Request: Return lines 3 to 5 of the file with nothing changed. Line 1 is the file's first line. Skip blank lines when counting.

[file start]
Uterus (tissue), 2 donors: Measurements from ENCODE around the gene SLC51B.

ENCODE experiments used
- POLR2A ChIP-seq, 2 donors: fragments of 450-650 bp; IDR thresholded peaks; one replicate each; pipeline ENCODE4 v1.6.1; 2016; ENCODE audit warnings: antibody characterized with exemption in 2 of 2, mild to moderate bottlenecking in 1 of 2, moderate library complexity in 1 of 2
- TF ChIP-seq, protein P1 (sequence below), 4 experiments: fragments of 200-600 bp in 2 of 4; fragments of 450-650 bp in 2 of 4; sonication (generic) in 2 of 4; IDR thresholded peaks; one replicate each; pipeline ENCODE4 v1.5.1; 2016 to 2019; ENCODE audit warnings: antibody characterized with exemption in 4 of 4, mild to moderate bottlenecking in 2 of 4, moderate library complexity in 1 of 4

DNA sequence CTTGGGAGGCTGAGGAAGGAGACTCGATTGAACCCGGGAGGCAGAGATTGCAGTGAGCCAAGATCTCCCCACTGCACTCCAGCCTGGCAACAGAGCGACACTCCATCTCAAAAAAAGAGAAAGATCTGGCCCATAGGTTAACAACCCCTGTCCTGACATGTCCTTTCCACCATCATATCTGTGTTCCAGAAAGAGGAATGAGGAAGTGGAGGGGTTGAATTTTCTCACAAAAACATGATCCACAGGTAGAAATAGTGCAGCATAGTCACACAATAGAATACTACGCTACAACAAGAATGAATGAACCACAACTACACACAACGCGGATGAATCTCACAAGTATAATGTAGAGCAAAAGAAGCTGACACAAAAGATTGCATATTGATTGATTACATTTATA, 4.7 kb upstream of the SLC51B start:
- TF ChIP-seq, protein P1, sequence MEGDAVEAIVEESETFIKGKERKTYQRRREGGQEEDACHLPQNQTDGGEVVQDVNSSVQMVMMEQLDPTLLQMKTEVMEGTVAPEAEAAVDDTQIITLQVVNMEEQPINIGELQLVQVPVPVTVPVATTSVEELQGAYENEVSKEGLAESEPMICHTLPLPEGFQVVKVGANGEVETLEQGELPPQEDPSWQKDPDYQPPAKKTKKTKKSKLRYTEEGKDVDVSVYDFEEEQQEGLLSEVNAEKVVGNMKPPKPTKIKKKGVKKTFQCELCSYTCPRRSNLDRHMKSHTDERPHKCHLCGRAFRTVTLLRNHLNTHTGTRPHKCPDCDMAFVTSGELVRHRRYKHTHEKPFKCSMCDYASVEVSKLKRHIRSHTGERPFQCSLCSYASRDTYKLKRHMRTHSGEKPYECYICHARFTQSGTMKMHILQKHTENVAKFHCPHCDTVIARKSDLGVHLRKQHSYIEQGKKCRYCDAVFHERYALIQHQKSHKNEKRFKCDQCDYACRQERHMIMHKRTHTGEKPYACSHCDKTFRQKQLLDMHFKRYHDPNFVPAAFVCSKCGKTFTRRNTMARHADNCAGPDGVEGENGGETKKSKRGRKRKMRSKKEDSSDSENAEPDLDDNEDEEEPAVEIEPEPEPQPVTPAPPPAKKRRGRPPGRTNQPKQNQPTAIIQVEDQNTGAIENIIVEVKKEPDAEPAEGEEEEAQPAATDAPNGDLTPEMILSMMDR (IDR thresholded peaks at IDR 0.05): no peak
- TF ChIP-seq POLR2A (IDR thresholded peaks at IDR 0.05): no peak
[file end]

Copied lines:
- POLR2A ChIP-seq, 2 donors: fragments of 450-650 bp; IDR thresholded peaks; one replicate each; pipeline ENCODE4 v1.6.1; 2016; ENCODE audit warnings: antibody characterized with exemption in 2 of 2, mild to moderate bottlenecking in 1 of 2, moderate library complexity in 1 of 2
- TF ChIP-seq, protein P1 (sequence below), 4 experiments: fragments of 200-600 bp in 2 of 4; fragments of 450-650 bp in 2 of 4; sonication (generic) in 2 of 4; IDR thresholded peaks; one replicate each; pipeline ENCODE4 v1.5.1; 2016 to 2019; ENCODE audit warnings: antibody characterized with exemption in 4 of 4, mild to moderate bottlenecking in 2 of 4, moderate library complexity in 1 of 4

DNA sequence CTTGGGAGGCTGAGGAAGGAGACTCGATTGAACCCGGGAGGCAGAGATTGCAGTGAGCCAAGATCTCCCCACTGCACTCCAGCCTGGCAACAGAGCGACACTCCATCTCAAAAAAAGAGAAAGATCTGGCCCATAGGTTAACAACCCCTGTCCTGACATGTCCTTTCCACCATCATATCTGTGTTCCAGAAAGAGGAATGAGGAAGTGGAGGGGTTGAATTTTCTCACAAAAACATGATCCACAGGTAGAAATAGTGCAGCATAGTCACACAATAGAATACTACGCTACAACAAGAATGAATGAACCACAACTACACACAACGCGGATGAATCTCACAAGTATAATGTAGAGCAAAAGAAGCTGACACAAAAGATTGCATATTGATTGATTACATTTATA, 4.7 kb upstream of the SLC51B start: